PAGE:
|From:||Frank Guerino <Frank.Guerino@xxxxxxxxxxxxxx>|
|Date:||Sun, 05 Aug 2007 12:37:32 -0400|
Some comments, below...
On 8/5/07 4:22 AM, "Danny Ayers" <danny.ayers@xxxxxxxxx> wrote:
> We have something approaching standardisation on protocol (HTTP)
HTTP is by no means the type of protocol that will allow "systems" to communicate and interact with each other in such a way that will get them to where they need to be for the vision of Semantic Web. HTTP is a lower order protocol for simple put/get data to/from a system.
> and document representation (HTML). There are still a large variety of
> data representations, but many are becoming available as XML syntax.
Again, this is also true with HTML, which is rudimentary, at best. For systems to interact, there will have to be highly defined dictionaries, grammars, languages, context analyzers, protocols of interaction, and so much more. Think of how the brain works and how it breaks down information and also how it uses it to categorize, store, structure, correlate, index, find, recall, aggregate, transform, format, render, etc. everything it works with. And, this does not even get into the more complex aspects of how it takes all of this and correlates it to motor skills, senses, communication with other entities, etc.
> The step to using a common baseline data model such as RDF may seem
> improbable, but I personally believe that the gains it offers are
> becoming visible enough to encourage widespread adoption.
> I think an important point to bear in mind is that there_will_be_a_future!
> There is everything to suggest that the future Web will involve more
> connectivity between services and increased access to data that is
> currently hidden in silos. There will be a "Web 3.0", how much energy
> has to be spent getting there is another matter...
> The advantage of using RDF and associated techniques over arbitrary
> data representations is that when a new service or repository is added
> it's automatically part of the whole, without having to connecting to
> a matrix of X^2 different representations.
> This doesn't mean every data/document producer has to publish RDF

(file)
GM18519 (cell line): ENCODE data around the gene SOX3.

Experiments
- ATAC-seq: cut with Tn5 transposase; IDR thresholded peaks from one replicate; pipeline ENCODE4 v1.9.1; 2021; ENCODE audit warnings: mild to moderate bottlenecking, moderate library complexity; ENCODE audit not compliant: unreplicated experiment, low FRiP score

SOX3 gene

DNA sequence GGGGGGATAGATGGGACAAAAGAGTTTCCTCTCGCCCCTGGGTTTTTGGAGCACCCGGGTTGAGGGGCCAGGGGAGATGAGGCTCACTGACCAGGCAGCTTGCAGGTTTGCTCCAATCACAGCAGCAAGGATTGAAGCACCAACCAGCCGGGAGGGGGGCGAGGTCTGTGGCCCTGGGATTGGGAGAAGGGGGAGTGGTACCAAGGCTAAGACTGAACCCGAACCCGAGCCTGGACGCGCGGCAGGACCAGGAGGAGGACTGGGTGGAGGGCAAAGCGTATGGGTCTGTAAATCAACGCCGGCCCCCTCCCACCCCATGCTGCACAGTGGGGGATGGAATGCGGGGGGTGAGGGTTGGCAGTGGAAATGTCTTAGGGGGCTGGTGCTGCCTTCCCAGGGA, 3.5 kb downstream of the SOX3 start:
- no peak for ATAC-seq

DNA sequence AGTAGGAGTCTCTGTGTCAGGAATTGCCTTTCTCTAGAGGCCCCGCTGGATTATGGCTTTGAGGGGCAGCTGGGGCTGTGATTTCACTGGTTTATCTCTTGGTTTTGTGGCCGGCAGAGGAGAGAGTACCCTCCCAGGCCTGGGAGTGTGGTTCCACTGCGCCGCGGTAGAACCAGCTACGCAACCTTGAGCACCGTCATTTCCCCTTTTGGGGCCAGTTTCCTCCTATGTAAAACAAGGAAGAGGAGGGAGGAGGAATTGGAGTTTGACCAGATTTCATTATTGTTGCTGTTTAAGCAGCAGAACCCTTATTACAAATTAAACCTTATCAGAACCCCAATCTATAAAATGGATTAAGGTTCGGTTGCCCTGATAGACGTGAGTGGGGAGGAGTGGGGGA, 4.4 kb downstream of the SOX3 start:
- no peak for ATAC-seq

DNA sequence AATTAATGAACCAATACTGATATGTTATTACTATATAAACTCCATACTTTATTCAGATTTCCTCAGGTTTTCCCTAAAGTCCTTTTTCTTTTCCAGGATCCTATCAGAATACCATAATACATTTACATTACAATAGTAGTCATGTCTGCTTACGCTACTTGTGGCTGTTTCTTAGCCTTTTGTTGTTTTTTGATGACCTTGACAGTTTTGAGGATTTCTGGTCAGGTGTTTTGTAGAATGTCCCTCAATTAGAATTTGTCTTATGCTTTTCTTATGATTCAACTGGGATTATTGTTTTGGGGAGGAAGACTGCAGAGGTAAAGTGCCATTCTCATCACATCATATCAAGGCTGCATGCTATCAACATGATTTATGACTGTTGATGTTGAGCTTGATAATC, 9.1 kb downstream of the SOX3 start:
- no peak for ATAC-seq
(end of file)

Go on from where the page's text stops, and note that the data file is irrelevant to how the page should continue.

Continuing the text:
> directly, or that when they do it has to be hard work. Tools for
> semi-automatically mapping from RDBMSs are available, and the GRDDL
> technique  allows existing XML material to be viewed as RDF without
> *any* additional work from individual publishers, just a one-off tweak
> to the namespace document.
Danny, I get you're point. However, take a look at what RDF is really all about... It's about "Relationships". Most systems in the world don't know how to capture, define, standardize, categorize, store, communicate, etc. relationships. The world is still struggling with the simplest of issues, which is dealing with flat content. In order for RDF to really work, not only do systems have to speak the same data dictionary language for flat content, they also now need to understand how create, manage, and communicate "relationships". And, anyone that has really tried to use RDF knows that it has many issues that act as barriers for real use. If you want to use it in a successful manner, you really can only use “pieces” of it that are modified for real world use. We do much of this in our own system, Danny. Trust me when I tell you that putting RDF to real use is “not” an easy concept and a company like our own is an exception, not the rule. Most enterprises in the world could care less about achieving such a level of interaction because they're still trying to solve business problems the traditional way. And, guess what... When it's about making money, the traditional way is more than good enough and probably will be for a very long time, making it highly improbable that enterprises will switch to higher order standards.
Anyhow, I hope this helps.
Frank Guerino, CEO
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